Anyone who has ever promoted a successful crowdfunding campaign on sites like Kickstarter and IndieGogo will tell you that it takes a lot of orchestration to become an “overnight” success.
A solid digital marketing strategy is imperative to funding a campaign. For many marketers, though, crowdfunding is uncharted territory, and crafting a digital marketing strategy can seem daunting, especially since the stakes are so high—many brands depend on crowdfunding to bring a concept to fruition.
Superscreen, entrepreneur and inventor Brent Morgan’s tablet alternative that integrates with a smartphone, is a real-time case study in crowdfunding digital strategy. As of this writing, their campaign has already garnered more than $1.2M in pledges, crushing their modest $50,000 goal within minutes of launch. By following their digital strategy, savvy entrepreneurs can reap the hard-won lessons from their success.
Understand the pitfalls of crowdfunding
Before building a digital strategy, it’s important to understand what marketers are up against when they enter the crowdfunding realm. It shouldn’t come as a surprise that most crowdfunding campaigns fail, but what’s notable is the result of crowdfunding failures. In recent years, crowdfunding has gotten an increasingly bad rap for not delivering what’s promised to supporters. As a result, consumers are hesitant to invest, and journalists are reluctant to cover even the most successful campaigns before the concepts they promote go into production.
Understanding the obstacles particular to crowdfunding can help brands understand how to overcome them. The burden is on campaign marketers to establish reputability and earn consumers’ trust. In Superscreen’s case, the campaign leverages Morgan’s history of entrepreneurial success and prolific portfolio of patents in technology to assure pledgers they’re in good hands.
Do research to understand your target audience
Before Superscreen went live with their Kickstarter campaign, their website was essentially a landing page to capture the email addresses of interested consumers. They invested in driving traffic to the site in order to understand what audiences were converting. By the time their crowdfunding campaign went live, they had more than 60,000 subscribers—a substantial sample from which to extract meaningful data about target audiences.
Because they had such a solid grasp of their audience and they invested in building a list ahead of launch, they were fully funded—hitting their $50,000 goal—within minutes of going live.
Leverage the campaign as a real-time focus group
The valuable consumer feedback during crowdfunding campaigns is difficult to get in a more traditional marketing environment. In fact, it’s part of the reason Morgan decided to list Superscreen on Kickstarter.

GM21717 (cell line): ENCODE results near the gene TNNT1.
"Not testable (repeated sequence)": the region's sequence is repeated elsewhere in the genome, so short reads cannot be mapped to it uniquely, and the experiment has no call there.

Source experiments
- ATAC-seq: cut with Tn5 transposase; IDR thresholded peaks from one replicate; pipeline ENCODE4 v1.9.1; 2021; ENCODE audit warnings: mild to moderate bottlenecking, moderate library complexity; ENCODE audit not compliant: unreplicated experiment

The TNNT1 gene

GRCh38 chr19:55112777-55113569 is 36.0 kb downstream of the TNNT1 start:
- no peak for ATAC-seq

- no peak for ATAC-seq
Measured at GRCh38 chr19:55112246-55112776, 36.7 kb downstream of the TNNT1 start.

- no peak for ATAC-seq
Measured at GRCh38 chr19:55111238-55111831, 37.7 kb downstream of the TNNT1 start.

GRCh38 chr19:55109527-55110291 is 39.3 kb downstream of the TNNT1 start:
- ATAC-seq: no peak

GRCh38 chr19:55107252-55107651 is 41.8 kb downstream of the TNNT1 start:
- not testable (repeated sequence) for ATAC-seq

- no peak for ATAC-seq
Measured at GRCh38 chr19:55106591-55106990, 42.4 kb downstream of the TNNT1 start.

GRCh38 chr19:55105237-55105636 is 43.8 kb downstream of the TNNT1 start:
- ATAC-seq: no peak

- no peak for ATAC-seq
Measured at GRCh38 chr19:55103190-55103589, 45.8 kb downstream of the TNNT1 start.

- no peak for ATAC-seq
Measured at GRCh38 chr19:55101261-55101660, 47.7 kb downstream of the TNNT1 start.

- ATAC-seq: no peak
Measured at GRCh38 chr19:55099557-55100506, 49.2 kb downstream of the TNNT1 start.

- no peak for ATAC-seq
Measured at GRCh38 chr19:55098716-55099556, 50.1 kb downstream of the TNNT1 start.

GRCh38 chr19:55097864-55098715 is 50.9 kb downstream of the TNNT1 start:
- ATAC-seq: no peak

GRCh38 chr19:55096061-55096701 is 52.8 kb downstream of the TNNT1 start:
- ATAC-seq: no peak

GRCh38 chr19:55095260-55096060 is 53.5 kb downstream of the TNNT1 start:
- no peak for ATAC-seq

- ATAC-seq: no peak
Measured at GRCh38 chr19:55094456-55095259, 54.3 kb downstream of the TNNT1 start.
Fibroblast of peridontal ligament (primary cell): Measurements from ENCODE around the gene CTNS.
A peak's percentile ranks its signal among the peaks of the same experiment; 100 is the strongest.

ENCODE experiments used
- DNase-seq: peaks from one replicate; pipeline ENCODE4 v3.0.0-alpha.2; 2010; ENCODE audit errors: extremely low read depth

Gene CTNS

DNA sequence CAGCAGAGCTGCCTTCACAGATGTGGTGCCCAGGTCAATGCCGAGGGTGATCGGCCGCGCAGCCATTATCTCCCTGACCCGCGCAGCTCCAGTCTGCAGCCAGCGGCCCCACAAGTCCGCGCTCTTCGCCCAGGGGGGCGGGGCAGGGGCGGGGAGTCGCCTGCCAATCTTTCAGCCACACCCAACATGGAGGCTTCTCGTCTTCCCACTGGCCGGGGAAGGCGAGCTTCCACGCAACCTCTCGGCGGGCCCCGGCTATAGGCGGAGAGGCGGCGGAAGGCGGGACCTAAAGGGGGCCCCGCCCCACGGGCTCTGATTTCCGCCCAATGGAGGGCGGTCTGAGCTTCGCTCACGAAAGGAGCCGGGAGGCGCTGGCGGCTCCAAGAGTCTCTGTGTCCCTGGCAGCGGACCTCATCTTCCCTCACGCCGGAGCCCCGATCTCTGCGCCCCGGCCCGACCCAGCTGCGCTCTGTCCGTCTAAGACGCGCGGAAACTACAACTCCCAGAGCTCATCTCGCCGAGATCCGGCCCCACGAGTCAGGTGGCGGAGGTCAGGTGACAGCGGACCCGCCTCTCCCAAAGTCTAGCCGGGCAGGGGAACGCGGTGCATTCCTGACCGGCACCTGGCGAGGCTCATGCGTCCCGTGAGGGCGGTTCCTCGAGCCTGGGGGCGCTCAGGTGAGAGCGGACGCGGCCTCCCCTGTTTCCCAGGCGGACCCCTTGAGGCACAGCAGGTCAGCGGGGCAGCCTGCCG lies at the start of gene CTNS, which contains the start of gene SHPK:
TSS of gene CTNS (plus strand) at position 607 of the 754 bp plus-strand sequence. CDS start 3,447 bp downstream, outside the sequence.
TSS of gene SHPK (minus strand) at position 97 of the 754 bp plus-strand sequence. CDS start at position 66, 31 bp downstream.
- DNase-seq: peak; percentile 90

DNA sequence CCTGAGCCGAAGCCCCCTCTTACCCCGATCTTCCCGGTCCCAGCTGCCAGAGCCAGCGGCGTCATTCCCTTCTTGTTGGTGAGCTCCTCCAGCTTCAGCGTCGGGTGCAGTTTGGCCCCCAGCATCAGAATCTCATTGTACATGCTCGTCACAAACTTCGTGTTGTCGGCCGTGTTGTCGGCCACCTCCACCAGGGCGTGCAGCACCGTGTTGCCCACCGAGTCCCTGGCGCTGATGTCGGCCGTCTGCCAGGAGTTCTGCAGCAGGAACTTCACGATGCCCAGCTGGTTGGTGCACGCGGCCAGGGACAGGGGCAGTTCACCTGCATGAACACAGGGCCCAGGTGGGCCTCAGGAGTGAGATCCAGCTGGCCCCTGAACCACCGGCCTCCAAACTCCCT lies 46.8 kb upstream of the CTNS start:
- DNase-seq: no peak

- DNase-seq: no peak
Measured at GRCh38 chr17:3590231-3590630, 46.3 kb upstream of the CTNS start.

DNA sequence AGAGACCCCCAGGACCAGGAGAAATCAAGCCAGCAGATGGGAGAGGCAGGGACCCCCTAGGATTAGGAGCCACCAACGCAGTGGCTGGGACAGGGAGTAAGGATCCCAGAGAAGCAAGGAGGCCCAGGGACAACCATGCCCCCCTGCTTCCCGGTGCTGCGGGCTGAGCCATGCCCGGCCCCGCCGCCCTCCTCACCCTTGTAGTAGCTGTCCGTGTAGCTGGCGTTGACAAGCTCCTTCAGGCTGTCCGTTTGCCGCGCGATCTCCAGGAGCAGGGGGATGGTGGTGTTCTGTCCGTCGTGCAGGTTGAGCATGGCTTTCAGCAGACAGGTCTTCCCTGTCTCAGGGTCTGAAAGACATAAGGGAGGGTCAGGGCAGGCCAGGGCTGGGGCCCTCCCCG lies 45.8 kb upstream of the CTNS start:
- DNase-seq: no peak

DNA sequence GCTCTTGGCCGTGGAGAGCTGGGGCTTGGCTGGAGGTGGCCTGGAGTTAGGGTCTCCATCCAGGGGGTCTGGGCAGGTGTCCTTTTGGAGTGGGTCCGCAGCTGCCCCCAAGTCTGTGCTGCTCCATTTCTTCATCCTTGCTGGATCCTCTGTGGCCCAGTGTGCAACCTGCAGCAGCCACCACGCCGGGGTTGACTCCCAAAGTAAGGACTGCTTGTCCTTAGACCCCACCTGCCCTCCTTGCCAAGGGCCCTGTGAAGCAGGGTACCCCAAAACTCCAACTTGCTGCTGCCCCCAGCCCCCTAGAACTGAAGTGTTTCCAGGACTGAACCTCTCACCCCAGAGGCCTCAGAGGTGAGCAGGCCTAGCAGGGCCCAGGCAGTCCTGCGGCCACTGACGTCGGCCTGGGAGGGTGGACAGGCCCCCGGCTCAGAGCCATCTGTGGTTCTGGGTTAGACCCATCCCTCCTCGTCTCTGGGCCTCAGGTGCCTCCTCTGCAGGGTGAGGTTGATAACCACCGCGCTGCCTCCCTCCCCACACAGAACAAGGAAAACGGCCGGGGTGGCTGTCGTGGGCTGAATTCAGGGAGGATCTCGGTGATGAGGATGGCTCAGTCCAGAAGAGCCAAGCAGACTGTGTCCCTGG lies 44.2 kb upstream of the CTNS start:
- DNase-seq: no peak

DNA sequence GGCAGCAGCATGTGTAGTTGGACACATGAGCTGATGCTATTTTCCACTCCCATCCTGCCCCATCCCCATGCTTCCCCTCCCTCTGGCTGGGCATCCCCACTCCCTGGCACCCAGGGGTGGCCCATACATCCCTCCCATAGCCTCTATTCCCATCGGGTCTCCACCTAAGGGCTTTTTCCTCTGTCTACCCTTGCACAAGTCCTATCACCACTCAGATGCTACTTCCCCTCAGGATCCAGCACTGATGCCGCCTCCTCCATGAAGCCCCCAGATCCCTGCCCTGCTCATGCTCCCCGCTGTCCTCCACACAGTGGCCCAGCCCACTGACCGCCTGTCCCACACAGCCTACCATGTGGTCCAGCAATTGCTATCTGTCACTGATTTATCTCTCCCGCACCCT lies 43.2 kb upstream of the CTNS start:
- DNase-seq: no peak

Essentially, Kickstarter supporters become a massive focus group. Incorporating feedback from a consumer base that’s willing to invest real money into bringing a project to life leads to fine-tuning the Superscreen until it’s exactly how the market wants it.
“Having been a supporter on Kickstarter for several projects for several years, I can relate to the intensity of the pledgers when the campaign owners don’t deliver,” says Morgan. “Having manufactured multiple products across different sectors for over 20 years, I chose Kickstarter for the evangelist network. The pledge goal for me was creating the network to include a community in the critical design decisions to take a product to market.”
By showing that the opinions of backers are valued throughout the campaign, entrepreneurs create a horde of brand evangelists who will have an innate loyalty to the product once it goes into full production and will do the lion’s share of the marketing through word-of-mouth.
Listen for new opportunities
Another benefit of the consumer pool is inadvertent marketing advice. Through consumer commentary, campaign managers may hear about new uses for a product that hadn’t occurred to them before.
Superscreen was initially designed as a low-cost, high-quality alternative to an iPad, but through these ad hoc focus groups, founders learned that people would want to use them as recipe displays during cooking, parental control devices for tablet-surfing children, reading aides and tech-simplification for the elderly, drone piloting controls and photography-editing canvases.
Starting with a foundation of authenticity and trust and then supporting the culture you’ve created through research-based strategies are the key takeaways here. If you don’t have a large amount of capital sitting around to invest in pre-campaign marketing, as is the case with many Kickstarters, you can gain millions of dollars’ worth of market research, product input and word-of-mouth by being open and transparent with interested funders about production.
Understanding the specifics of crowdfunding and implementing an early and thorough digital marketing strategy that emphasizes data and customer feedback will prove valuable to any Kickstarter campaign. The idea worth funding, however … that’s priceless.